Whenever he returns to the playing field -- and that might be this weekend against Indianapolis or in two Mondays against the Redskins -- DeSean Jackson(notes) will be wearing a new helmet designed to limit concussions. This begs the question: If such technology exists, why isn't everyone wearing these helmets?
Jackson told reporters in Philadelphia on Wednesday that he's now wearing a new helmet made by Schutt and designed to limit the risk of concussions. The NFL has a contract with helmet-maker Riddell, but Jackson and other players are allowed to go with another brand provided there are no logos on the helmet. The receiver, who has been sidelined since suffering a concussion last month on a vicious hit by Atlanta Falcons cornerback Dunta Robinson(notes), said his mother bought him another model helmet, but he didn't like it and chose to go with the Schutt model.
On its website, Schutt boasts that its helmet are designed to diminish the risk of concussion through various impact-absorbing technologies. This particular model has more cushioning and air-filled pockets to blunt the force of hits. Ridell and Xenith also make helmets designed to be safer.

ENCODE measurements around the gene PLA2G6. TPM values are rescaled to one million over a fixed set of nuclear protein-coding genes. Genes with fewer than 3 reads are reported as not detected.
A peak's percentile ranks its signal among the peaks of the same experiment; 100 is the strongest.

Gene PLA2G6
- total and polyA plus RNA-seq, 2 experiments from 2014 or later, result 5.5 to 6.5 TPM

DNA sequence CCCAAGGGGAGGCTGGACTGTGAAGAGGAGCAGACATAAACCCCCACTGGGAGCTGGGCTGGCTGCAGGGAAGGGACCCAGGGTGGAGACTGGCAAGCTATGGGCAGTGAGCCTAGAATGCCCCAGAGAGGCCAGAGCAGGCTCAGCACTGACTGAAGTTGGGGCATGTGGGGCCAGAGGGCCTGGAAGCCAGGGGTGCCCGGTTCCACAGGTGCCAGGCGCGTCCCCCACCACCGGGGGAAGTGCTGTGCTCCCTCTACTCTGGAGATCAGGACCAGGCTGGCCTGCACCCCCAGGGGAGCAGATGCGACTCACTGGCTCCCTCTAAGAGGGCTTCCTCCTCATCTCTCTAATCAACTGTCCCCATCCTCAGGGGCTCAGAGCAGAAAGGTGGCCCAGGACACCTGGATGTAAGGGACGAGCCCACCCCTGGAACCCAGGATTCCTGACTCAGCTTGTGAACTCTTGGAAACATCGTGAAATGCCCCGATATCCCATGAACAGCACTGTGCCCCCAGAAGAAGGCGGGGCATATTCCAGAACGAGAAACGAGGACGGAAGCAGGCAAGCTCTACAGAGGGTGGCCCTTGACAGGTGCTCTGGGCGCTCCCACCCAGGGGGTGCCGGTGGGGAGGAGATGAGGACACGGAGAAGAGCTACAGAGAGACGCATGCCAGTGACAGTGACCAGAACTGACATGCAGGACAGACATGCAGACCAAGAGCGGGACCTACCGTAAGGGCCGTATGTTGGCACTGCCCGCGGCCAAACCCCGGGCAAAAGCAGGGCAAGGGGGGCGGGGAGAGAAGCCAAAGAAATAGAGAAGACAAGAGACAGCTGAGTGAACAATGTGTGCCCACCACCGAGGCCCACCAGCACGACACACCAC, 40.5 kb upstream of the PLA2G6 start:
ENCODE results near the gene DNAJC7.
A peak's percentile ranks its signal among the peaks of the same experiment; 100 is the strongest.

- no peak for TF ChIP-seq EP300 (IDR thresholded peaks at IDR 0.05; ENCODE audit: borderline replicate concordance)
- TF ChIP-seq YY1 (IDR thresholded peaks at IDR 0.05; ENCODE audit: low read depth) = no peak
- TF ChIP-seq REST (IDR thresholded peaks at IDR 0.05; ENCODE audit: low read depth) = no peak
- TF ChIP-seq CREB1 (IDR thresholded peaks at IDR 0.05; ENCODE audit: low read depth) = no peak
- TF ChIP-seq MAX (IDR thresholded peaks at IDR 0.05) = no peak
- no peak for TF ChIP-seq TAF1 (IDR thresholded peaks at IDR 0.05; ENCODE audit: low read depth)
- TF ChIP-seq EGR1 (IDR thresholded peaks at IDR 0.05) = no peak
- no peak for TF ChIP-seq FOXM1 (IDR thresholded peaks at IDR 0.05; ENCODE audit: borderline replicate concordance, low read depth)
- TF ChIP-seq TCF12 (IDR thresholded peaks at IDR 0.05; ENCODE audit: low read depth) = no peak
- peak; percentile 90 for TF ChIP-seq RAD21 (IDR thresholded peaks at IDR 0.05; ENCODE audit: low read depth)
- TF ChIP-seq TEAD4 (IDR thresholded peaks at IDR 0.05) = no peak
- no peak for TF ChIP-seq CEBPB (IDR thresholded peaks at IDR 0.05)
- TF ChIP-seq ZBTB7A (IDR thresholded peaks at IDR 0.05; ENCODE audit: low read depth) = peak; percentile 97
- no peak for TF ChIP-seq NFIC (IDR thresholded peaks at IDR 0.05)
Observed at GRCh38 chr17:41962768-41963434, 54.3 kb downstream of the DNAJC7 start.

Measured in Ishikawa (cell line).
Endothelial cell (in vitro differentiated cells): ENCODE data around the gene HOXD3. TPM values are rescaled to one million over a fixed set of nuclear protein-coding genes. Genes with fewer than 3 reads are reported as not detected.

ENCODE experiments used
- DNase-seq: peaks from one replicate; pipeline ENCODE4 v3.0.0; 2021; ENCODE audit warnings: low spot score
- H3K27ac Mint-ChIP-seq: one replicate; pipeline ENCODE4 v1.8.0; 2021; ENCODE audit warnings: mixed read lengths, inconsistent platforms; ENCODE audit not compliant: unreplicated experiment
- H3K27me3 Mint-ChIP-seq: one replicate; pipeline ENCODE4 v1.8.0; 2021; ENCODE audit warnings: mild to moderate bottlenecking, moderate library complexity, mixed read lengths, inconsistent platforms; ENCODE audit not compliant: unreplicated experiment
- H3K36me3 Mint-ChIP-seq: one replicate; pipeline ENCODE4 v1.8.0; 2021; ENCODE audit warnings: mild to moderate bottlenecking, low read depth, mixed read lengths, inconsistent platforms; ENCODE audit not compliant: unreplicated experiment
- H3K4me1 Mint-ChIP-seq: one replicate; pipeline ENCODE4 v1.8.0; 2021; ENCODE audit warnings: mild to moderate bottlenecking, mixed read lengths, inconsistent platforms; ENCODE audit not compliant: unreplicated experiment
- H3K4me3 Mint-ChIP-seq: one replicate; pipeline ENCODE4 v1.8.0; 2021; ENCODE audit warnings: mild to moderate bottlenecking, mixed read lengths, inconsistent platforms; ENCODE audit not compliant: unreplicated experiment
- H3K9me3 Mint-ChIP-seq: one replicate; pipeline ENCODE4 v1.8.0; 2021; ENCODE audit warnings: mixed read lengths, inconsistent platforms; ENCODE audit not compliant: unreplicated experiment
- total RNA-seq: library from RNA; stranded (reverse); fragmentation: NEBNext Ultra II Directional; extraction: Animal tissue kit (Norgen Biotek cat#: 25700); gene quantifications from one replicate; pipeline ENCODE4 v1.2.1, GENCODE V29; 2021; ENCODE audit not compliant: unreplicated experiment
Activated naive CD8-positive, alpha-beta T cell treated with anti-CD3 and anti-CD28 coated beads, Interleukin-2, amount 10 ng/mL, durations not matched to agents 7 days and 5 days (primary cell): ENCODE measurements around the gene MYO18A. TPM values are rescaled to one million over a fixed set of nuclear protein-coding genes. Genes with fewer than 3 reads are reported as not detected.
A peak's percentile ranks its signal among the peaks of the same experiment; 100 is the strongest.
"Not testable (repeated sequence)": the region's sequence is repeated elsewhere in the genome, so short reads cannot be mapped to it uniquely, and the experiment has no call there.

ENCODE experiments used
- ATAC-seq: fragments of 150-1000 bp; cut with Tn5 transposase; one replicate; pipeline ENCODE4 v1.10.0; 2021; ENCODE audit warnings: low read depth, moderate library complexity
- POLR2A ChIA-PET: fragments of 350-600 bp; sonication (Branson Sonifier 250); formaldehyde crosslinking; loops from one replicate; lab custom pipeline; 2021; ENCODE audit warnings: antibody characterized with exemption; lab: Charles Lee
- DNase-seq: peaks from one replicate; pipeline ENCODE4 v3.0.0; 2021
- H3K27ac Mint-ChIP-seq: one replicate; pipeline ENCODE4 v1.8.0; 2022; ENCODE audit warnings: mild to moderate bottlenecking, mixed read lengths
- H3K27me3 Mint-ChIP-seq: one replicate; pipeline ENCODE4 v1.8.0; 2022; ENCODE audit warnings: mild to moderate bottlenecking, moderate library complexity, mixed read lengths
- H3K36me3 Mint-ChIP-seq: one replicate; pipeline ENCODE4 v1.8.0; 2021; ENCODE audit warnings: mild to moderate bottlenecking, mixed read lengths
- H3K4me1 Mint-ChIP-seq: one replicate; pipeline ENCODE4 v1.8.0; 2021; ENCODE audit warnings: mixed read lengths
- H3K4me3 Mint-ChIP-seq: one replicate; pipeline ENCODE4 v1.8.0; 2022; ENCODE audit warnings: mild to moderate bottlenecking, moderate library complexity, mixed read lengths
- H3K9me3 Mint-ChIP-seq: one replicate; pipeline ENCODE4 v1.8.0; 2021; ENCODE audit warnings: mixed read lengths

Why aren't more players wearing these helmets? Is it the stigma attached to safer helmets? The misguided belief that newer isn't always better and that familiarity reigns supreme? (I like the old days as much as anyone, but NFL players who don't want to switch helmets should remember that chinstraps, facemasks, plastic and mouthguards were once treated with the same derision as safer helmets.)
The NFL needs to realize that regulating hits is going to prevent only a small amount of concussions. Despite the hype the Week 6 injuries received, it seems that most concussions appear on benign plays. Because of this, an equipment change would have far more impact than telling James Harrison(notes) not to lead with the crown of his helmet.
Something needs to change. The helmet seems like a good place to start.
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